Phase change materials based on chalcogenide alloys are attracting an increasing interest worldwide due to their ability to undergo reversible and fast transitions between the amorphous and crystalline phases upon heating. This property is exploited in rewritable optical media (CD, DVD, Blu-Ray Discs) and electronic nonvolatile memories of new concept, the Phase Change Memories (PCM). The strong optical and electronic contrast between the crystal and the amorphous allows discriminating between the two phases that correspond to the two bits of binary information zero and one. The material of choice for applications is the ternary compound Ge2Sb2Te5 (GST). However, the related binary alloy GeTe has also been thoroughly investigated because of its higher crystallization temperature and better data retention at high temperature with respect to GST. PCM devices, born thanks to the work of Ovshinsky in the late 1960s, offer extremely fast programming, extended cycling endurance, good reliability and inexpensive, easy integration. A PCM is essentially a resistor of a thin film of the chalcogenide alloy with a low field resistance that changes by several orders of magnitude across the phase change. In memory operations, cell read out is performed at low bias. Programming the memory requires instead a relatively large current to heat up the chalcogenide and induce the phase change, either the melting of the crystal and subsequent amorphization (RESET) or the recrystallization of the amorphous (SET). In the last few years, atomistic simulations based on density functional theory (DFT) have provided useful insights into the properties of phase change materials. However, several key issues such as the thermal conductivity at the nanoscale or the origin of the fast crystallization, just to name a few, are presently beyond the reach of ab initio simulations due to the high computational cost. In fact, first principles simulations can deal at most with 10^2 atoms on the timescale of 10^2 ps, while many properties like thermal conductivity or direct simulations of the crystallization process require at least 10^3 atoms on the timescale of 10^3 ps. The development of reliable classical interatomic potentials is a possible route to overcome the limitations in system size and time scale of ab initio molecular dynamics. However, traditional approaches based on the fitting of simple functional forms for the interatomic potentials are very challenging due to the complexity of the chemical bonding in the crystalline and amorphous phases revealed by the ab initio simulations. A possible solution has been proposed recently by Behler and Parrinello, who developed highdimensional interatomic potentials with close to ab initio accuracy employing artificial neural networks (NN). In this thesis work, we developed a classical interatomic potential for the bulk phases of GeTe employing this NN technique. The potential was validated by comparing results on the structural and dynamical properties of liquid, amorphous, and crystalline GeTe derived from NN-based simulations with the ab initio data obtained here and in previous works . The NN potential displays an accuracy close to that of the underlying DFT framework at a much reduced computational load that scales linearly with the size of the system. It allows us to simulate several thousands of atoms for tens of ns, which is well beyond present-day capabilities of DFT MD. The development of a reliable interatomic potential with close to DFT accuracy is thus a breakthrough in the modeling of phase change materials. To date, we employed our NNP in order to investigate three issues: 1. the thermal conductivity of the amorphous phase 2. the viscosity and atomic mobility in the supercooled liquid and overheated amorphous phases 3. the dynamics of homogeneous crystallization of the liquid and amorphous phases Thermal conductivity is a key property for the PCM operation, as the phase changes corresponding to the memory writing/erasing processes strongly depend upon heat dissipation and transport. Moreover, thermal cross-talks among the different bits is a crucial reliability issue in PCM. Although experimental data on thermal conductivity are available for few materials in this class it is unclear whether the value measured in the bulk phase could also describe the behavior of the material in nanoscaled devices (10-20 nm) which might be smaller than the phonon mean free path. This is particularly relevant for PCM architectures based on nanostructures employing nanowires, colloidal nanoparticles, thin bridges and nanotubes. In fact, amorphous materials can also display propagating phonons with mean free path as long as 0.5 μm. This has been demonstrated for amorphous Si where propagating modes with long mean free path contribute to half of the total thermal conductivity. It is therefore of great technological relevance to assess whether similar propagating modes with long mean free path might be present in amorphous phase change materials as well. Atomistic simulations can provide crucial insights into the thermal transport properties of phase change materials suitable to aid a reliable modelling of the device operation. However, the calculation of the thermal conductivity in an amorphous system requires very long simulations (on the ns scale) of large models (thousands of atoms) that are presently beyond the reach of fully DFT simulations. The use of NN potentials allowed us to compute the mean free path of phonons in a-GeTe and to assess that ballistic transport is inhibited by disorder even at the nanoscale. The key property that makes some chalcogenide alloys suitable for applications in PCM is the high speed of the transformation which leads to full crystallization on the time scale of 10-100 ns upon Joule heating. What makes some compounds alloys so special in this respect and so different from most amorphous semiconductors is, however, still a matter of debate. The driving force for crystallization of the supercooled liquid is actually the free energy difference between the crystal and the supercooled liquid. However, the crystallization is controlled both by the driving force and by the atomic mobility. The driving force vanishes at melting and increases upon cooling. A large atomic mobility at high supercooling can thus boost the crystallization speed. These conditions can actually be met by fragile liquids. In fact, supercooled liquids are classified as fragile or strong on the basis of the temperature dependence of their viscosity . An ideal strong liquid shows an Arrhenius behavior of the viscosity η from the melting temperature Tm down to the glass transition temperature Tg. On the contrary, in a fragile liquid η is very low down to a crossover temperature T∗, below which a steep rise of the viscosity (and thus a steep decrease in the mobility) is observed. If T∗ is sufficiently far from the melting temperature (Tm), high supercooling and large atomic mobility can be met at the same time. The question is thus whether phase change materials are fragile liquids or not. Due to the high crystallization speed it is unfortunately not possible to measure η below Tm experimentally. We have thus addressed this problem by MD simulations and we have demonstrated that indeed GeTe is a very fragile liquid (fragility index ∼ 100). Moreover a breakdown of the Stokes-Einstein relation between the viscosity and the diffusion coefficient is found, which further increase the atomic mobility down to temperatures very close to Tg. Hysteretic effects in the heating of the amorphous phase above Tg have been addressed as well. Finally, we have performed direct simulations of the homogeneous crystallization of the supercooled liquid and amorphous phases with 4000-atom models and simulation times of several ns. Although similar simulations have been previously performed by fully DFT simulations, the limitations in size (about 200 atoms) and time scale (500 ps) prevented a reliable estimate of the size of the critical nucleus and of the crystallization speed, which are instead accessible by our large scale simulations. This thesis is organised as follows: in the introductory chapter 1 I provide essential information about phase change materials and phase change memories. Chapter 2 is dedicated to theory and methods, while chapters 3,4,5 and 6 are devoted to the results on the thermal conductivity of the amorphous phase of GeTe, on the properties of its supercooled liquid phase and on the homogeneous crystallization from the melt and the overheated amorphous phase.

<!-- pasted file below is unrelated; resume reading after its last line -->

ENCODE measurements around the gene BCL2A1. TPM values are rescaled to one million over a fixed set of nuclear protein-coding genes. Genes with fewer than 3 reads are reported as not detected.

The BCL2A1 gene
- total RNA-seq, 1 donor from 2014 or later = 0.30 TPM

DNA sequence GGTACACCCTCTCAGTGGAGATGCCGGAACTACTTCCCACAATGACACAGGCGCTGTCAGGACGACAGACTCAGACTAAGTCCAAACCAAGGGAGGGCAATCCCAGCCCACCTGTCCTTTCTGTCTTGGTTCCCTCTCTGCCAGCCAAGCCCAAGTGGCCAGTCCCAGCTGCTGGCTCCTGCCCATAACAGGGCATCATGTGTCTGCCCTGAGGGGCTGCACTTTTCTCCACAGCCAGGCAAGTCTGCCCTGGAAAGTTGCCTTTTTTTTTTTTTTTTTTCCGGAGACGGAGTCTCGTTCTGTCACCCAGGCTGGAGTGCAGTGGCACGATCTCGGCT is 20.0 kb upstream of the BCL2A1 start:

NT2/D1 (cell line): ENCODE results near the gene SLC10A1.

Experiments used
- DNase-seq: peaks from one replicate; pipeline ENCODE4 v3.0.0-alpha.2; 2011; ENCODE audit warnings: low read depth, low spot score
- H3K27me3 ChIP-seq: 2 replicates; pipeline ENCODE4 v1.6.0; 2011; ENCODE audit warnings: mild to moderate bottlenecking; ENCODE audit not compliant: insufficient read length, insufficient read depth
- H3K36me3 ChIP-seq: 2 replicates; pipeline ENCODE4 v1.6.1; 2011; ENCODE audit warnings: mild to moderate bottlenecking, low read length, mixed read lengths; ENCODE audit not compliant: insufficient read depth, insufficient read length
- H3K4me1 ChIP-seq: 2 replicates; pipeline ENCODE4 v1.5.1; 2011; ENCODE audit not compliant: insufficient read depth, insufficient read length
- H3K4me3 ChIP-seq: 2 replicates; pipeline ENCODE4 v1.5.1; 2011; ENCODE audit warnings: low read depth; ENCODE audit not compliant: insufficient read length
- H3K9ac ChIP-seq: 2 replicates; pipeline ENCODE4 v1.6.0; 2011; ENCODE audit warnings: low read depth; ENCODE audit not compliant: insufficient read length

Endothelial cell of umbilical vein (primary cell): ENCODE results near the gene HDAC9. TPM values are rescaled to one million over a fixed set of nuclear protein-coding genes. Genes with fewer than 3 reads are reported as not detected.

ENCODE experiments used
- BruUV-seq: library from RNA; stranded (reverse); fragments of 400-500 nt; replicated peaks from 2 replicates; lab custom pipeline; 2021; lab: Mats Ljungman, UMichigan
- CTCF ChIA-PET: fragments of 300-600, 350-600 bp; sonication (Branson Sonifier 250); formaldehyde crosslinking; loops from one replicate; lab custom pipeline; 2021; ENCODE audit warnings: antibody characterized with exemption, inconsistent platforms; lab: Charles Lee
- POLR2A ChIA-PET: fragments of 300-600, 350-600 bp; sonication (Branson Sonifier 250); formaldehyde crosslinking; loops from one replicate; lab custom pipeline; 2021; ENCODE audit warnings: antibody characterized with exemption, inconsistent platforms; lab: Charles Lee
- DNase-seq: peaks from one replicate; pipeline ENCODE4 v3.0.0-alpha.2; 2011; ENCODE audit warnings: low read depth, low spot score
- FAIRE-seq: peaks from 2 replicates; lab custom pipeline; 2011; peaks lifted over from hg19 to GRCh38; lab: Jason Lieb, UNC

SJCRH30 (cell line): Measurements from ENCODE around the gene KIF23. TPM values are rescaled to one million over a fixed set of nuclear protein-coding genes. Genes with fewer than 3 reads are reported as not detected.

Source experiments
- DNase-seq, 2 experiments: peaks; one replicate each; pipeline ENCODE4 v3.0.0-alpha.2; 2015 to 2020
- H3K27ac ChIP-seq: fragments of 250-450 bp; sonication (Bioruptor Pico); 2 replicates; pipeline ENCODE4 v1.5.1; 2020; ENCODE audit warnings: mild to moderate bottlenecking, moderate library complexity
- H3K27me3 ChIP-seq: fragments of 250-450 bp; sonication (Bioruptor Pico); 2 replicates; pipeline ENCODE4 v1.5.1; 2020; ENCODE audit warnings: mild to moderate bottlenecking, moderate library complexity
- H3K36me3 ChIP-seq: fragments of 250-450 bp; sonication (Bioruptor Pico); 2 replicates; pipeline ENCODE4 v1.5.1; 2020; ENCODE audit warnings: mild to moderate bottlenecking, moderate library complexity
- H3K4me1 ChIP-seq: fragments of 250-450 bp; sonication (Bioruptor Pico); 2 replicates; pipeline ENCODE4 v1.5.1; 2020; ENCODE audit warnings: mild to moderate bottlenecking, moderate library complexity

(2013). A neural network potential for the phase change material gete: large scale molecular dynamics simulations with close to ab initio accuracy. (Tesi di dottorato, Università degli Studi di Milano-Bicocca, 2013).
|Data di pubblicazione:||24-gen-2013|
|Titolo:||A neural network potential for the phase change material gete: large scale molecular dynamics simulations with close to ab initio accuracy|
|Settore Scientifico Disciplinare:||FIS/03 - FISICA DELLA MATERIA|
|Corso di dottorato:||NANOSTRUTTURE E NANOTECNOLOGIE - 33R|
|Citazione:||(2013). A neural network potential for the phase change material gete: large scale molecular dynamics simulations with close to ab initio accuracy. (Tesi di dottorato, Università degli Studi di Milano-Bicocca, 2013).|
|Parole Chiave (Inglese):||Phase change materials, solid state physics, amorphous systems, thermal conductivity, molecular dynamics, supercooled liquids, crystallisation, computational physics|
|Appare nelle tipologie:||07 - Tesi di dottorato Bicocca post 2009|